I disagree. I think you will find more theology in his talks than a typical sydney anglican one. he's good at both speaking about big ideas and also in a simple way. he will use theological nomenclature but always explain what it means. having listened to a significant number of his sermons he isn't just tip.

    More specifically with respect to the talk, I'd reaffirm my profound disagreement with his reading of Revelation 19. The passage in question uses metaphor, so to depict that as an authentic picture of Jesus in reality is rather misguided.

    i think driscoll would agree that it is a metaphor.


    from the rest of what you said... i don't think it's fair to what driscoll argued. he was arguing against the sin of reductionism.

    he was saying that the incarnational view isn't enough
    and the exalted view isn't enough. we need both. top

  • Blogger CraigS says so:
    Wednesday, September 05, 2007 9:54:00 pm  

    "...all tip and no iceberg..."

    Driscoll is extremely well read in historical theology. If you listen to more than a few of his sermons, you will pick that up very quickly.

    Regarding his take on the Emerging Church, his opinion deserves respect. I don't know if everyone realises, but Driscoll came *out* of the Emerging Church movement. He used to do tours with McLaren and Pagitt etc. So his opinion deserves respect.

    I admit it is difficult to make generalisations about a movement as diverse as the EC. It is also difficult to make generalisations about Reformed Evangelicals... top

  • Blogger michael jensen says so:
    Wednesday, September 05, 2007 10:48:00 pm  

    I hate to agree with his smugness David Castor but:

    this quote IS disturbing. top

  • Blogger David Castor says so:
    Wednesday, September 05, 2007 11:04:00 pm  

    Hey Dave,

    I'm sure your right about Driscoll understanding Revelation as metaphor as apocalyptic imagery. However, if he recognises this he should also realise that one can't cast Jesus in light of this text.

    Now, regarding your comment:

    from the rest of what you said... i don't think it's fair to what driscoll argued. he was arguing against the sin of reductionism.

    he was saying that the incarnational view isn't enough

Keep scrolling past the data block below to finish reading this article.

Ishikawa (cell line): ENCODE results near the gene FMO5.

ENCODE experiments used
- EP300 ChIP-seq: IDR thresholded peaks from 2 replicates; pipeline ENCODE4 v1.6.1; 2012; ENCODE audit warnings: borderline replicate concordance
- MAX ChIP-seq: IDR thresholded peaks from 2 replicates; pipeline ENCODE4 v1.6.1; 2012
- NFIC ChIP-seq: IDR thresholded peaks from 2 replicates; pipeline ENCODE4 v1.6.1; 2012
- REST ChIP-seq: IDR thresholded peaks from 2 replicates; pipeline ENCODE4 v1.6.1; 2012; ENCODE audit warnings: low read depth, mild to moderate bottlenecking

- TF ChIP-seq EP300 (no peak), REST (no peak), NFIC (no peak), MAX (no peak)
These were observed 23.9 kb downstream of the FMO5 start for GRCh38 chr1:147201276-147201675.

and the exalted view isn't enough. we need both.


    Firstly, I would suggest that Driscoll himself is quite painfully reductionistic at times. One example of this was when he insisted that we *must* refer to God as "Father" in prayer. While I believe that "Father" is a perfectly legitimate title to attribute to God, this argument simply doesn't stand up to closer scrutiny. I suspect that the conventional argument is taken from the Lord's Prayer, but it should be recognised that this prayer, while an incredible example addressing God, is proscriptive. For instance, Isaiah refers to God as "Mother" - not one of Driscoll's favourite texts, I'm guessing. Furthermore, in Acts 8, Stephen prays to Jesus.

    Concerning Christology, my major beef is that Driscoll's accusations contain so little actual content that it is difficult to work out what his actual concern might be. The comment: "Some emergent types [want] to recast Jesus as a limp-wrist hippie in a dress with a lot of product in His hair, who drank decaf and made pithy Zen statements about life while shopping for the perfect pair of shoes" might get a few cheap laughs, but where are Driscoll's specific examples of this occuring. To the best of my knowledge there have been none. I have read no Emergent literature that depicts Jesus as an effeminate woose - he simply isn't the thug that Driscoll wants him to be. What's more, the Jesus of the Emergent movement is a very dangerous character from my experience. If you can give me one example of a quote from the Emergent movement that Driscoll has used to found his argument, then I will very happily retract my statements.

    Just in passing, it might be worth noting that my understanding of Jesus is every bit as grand as the Driscoll understanding. When asked about how I understood Jesus before, I stated that he is "the centrifugal force around which the cosmos spins". Indeed, as a universalist who believes that Jesus will eventually redeem all to himself, an extremely lofty understanding of Jesus is required. top

  • Blogger David says so:
    Thursday, September 06, 2007 12:12:00 am  

    thanks craig. helpful point about md coming out of emergent background.

    I hate to agree with his smugness David Castor but:

    david c - this is a moment to remember!! top

  • Blogger David says so:
    Thursday, September 06, 2007 12:23:00 am  

    dc.

    driscoll and reductionism.
    i'm sure that he is at times. just like you. just like i am.
    i'm not familiar with the isaiah passage you're referring to... what is it?
    as far as prayer. driscoll regularly addresses God the Father, God the Son, and God the Holy Spirit in his prayers. almost every sermon i've heard he kicks off with a very trinitarian prayer. sometimes he even just prays to Jesus like stepehn in acts 8.